New season milk is flowing in New Zealand, calving is almost done and before you know it, mating will be top of the order.

While farmers are flat out getting milk flowing, the rest of the global dairy industry spends the time from August through September trying to determine what global milk production is likely to be. It is a tough time to get a gauge on which way the balance is leaning.

There’s not enough data on milk production out of New Zealand, on the way towards peak production, to lodge a safe bet.

This at the same time that the European Union comes down from its peak, with hard data slow to appear, shaping the other side of the supply story. In the current market, the United States and Argentina must also be looked into.

This year, EU milk production will not grow to the scale of earlier estimates, with hot and dry weather impacting milk flows, especially in France and Germany.

Milk production is expected to run behind last year’s figures on the way to Christmas, which is already being felt in skim milk powder (SMP) prices.

Even with the larger EU milk-producing countries seeing production slowing, other EU countries are going hell for leather, and pushing as much milk into the market as possible.

Ireland, Poland and Italy continue to post positive milk production figures. However, most likely not enough to make up for the lag coming from French and German dairies.

US milk production has typically tended to be consumed internally, or pushed over their northern and southern borders into Canada and Mexico, rather than further afield. Covid upset this to a point.

US farmers have lifted milk production at the same time as US demand fell substantially, so US processors have been forced to explore new export avenues over the last year. This has been mostly SMP in greater quantities into SouthEast Asia, among others, and whey into China.

Fortunately for NZ, Mexico’s demand for SMP has returned from the doldrums of the Covid-impacted demand lows, which managed to return US SMP exports to their normal destination, Mexico, allowing NZ to keep SouthEast Asian customers.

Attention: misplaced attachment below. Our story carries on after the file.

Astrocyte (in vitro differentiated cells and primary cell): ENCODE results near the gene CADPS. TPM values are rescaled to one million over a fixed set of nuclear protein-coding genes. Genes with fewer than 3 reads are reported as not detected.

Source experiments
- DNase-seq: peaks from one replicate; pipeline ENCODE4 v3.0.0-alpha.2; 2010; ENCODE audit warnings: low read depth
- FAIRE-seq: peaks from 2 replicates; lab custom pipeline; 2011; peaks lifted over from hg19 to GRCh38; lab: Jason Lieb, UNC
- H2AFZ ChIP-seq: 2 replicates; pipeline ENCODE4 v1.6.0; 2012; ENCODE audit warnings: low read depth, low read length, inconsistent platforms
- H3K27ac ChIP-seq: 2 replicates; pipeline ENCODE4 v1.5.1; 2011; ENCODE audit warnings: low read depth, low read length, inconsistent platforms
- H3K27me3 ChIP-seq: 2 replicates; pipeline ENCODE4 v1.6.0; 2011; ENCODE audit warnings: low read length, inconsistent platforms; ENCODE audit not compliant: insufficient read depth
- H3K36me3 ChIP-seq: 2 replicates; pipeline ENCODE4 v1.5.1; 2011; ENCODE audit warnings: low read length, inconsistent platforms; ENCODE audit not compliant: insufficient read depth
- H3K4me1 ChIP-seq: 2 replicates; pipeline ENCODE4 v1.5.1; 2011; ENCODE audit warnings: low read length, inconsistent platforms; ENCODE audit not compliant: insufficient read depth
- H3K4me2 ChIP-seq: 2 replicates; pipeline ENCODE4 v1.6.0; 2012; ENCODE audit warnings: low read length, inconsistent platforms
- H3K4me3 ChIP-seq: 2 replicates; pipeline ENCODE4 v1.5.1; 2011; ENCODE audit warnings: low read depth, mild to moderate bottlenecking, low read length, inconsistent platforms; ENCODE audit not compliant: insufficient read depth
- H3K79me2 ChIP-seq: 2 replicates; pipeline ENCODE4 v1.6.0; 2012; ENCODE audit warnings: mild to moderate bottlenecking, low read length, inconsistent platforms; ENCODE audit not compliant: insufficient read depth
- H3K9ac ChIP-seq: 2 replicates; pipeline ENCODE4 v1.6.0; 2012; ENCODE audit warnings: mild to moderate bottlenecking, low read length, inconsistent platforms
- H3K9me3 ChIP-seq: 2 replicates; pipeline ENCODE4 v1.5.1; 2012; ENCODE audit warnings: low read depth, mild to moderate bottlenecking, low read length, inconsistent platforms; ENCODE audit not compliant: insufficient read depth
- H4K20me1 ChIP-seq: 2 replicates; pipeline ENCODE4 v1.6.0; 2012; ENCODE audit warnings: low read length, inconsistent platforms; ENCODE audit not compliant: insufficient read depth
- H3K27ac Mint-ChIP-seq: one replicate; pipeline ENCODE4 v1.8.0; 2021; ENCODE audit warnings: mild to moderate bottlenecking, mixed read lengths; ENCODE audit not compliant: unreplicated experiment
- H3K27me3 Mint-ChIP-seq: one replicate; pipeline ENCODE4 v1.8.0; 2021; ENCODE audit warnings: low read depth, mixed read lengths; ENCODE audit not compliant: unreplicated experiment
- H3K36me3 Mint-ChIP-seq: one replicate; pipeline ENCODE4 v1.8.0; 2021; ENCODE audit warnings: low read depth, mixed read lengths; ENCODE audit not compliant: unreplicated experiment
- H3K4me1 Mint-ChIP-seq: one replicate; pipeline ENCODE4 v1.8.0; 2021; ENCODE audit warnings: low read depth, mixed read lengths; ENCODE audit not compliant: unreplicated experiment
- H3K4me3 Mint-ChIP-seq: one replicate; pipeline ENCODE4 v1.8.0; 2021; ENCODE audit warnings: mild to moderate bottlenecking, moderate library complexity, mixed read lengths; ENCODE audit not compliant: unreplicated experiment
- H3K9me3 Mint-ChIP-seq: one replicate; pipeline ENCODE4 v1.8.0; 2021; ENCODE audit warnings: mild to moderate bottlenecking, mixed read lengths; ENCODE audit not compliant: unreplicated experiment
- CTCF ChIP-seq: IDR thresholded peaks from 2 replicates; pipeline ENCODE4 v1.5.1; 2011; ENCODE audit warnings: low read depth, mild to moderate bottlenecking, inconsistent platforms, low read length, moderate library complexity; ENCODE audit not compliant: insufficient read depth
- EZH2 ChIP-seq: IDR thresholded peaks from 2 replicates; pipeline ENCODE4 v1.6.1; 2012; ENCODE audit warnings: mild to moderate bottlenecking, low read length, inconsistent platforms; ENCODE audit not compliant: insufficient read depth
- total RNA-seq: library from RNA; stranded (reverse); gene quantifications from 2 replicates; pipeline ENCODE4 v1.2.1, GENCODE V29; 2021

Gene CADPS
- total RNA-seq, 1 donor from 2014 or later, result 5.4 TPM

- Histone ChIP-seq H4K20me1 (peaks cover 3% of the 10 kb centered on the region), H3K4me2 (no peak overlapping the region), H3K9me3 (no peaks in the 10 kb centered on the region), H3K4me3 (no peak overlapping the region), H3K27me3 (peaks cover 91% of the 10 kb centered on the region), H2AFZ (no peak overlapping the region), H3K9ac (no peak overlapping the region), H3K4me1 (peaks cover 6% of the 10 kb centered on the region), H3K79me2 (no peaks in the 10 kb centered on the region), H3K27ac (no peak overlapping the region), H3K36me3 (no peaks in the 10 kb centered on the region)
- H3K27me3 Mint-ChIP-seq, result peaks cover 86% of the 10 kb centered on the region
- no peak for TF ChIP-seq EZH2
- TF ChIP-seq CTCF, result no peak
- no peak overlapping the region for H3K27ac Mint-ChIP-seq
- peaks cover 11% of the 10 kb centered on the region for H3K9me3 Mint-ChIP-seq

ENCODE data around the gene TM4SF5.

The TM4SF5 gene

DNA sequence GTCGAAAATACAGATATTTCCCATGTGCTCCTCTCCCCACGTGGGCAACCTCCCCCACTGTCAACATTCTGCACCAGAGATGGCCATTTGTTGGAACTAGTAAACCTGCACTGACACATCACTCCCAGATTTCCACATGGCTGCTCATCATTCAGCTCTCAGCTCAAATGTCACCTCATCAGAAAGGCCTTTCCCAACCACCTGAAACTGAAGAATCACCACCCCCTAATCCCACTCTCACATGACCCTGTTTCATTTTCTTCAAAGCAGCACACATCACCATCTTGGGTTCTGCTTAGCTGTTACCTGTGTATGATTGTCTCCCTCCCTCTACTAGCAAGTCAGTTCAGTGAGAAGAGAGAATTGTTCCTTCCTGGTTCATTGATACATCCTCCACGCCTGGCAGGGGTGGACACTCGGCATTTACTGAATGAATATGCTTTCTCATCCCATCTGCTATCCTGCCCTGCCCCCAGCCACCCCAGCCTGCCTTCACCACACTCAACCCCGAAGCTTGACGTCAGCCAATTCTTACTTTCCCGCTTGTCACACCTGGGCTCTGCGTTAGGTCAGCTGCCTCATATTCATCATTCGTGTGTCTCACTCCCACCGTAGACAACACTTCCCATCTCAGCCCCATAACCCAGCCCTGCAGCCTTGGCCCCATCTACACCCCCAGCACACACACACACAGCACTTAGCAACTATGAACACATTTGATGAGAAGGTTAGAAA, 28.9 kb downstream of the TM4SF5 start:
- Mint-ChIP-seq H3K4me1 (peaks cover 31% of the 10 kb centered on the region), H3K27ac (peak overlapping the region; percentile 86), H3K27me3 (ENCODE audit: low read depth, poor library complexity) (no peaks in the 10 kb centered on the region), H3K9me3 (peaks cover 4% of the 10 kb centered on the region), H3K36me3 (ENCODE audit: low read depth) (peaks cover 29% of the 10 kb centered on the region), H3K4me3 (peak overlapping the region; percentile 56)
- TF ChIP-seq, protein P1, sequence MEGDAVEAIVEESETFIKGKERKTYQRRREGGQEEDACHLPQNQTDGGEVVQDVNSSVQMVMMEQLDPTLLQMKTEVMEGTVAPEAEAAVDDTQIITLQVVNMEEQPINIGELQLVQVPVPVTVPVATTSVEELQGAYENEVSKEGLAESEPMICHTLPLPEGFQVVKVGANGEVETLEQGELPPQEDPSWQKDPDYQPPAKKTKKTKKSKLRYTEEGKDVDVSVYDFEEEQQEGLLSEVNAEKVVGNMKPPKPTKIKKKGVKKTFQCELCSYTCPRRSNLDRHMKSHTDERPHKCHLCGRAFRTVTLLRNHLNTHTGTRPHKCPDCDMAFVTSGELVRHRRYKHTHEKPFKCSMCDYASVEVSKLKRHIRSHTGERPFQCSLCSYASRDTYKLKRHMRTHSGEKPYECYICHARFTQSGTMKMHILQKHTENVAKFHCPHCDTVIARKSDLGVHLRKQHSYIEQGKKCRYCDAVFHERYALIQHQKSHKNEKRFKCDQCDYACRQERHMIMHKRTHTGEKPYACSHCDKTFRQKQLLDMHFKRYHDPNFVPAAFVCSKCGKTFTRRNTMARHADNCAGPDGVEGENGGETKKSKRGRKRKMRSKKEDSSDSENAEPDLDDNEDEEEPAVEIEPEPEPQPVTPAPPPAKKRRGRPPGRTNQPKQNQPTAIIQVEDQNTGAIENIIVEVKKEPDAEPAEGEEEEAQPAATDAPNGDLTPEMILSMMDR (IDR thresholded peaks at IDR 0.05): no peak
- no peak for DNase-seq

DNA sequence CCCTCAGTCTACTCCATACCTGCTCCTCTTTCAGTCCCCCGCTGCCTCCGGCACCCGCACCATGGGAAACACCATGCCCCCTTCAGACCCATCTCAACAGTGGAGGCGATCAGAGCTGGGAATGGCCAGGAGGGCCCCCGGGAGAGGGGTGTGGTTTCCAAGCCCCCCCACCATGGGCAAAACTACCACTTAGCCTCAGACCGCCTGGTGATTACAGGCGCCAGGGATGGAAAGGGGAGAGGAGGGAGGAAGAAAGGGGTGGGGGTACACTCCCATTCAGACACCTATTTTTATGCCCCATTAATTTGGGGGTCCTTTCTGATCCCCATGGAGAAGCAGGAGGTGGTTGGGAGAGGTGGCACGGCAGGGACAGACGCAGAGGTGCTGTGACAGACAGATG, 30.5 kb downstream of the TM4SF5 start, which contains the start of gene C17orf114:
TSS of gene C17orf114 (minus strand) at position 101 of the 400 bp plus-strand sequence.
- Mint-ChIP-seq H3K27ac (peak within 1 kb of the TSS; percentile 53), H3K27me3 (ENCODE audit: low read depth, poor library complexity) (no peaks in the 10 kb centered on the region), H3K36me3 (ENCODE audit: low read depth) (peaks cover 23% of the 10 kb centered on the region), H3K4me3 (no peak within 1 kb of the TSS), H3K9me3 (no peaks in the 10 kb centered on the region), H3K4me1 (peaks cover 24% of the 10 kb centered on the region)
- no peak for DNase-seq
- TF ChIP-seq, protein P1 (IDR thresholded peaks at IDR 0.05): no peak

China’s demand for protein has also kept US whey in check, helping to balance out some of their production.

US milk production continues to grow, now with two years of consistent growth. July’s figure was one of the slowest at 2% growth, year on year. As with the rest of the world, the US dairy industry seems to be in a holding pattern, waiting for some indication of the direction of milk prices and thus production for the rest of the year.

Argentina’s seasons are the same as NZ, pasture-based, and heavily impacted by weather and costs, but more importantly, world prices.

Argentina’s exports have exploded over the last two years. Whole milk powder exports out of Argentina continue to grow, seemingly finding milk in every nook and crevice of the country. The question that poses itself this season is, can Argentina find more milk to process into whole milk powder? So, we wait and watch weather and export figures from Argentina.

Once the market starts to get a feel for expected milk production out of these key milk producing regions, prices begin to stabilise.

It usually ends up in calm continuation knowing that supply will meet demand, or hectic buying. The point that the market makes its mind up is generally at the end of September. It will be exciting as always.

  • Stuart Davison is an NZX Dairy Analyst.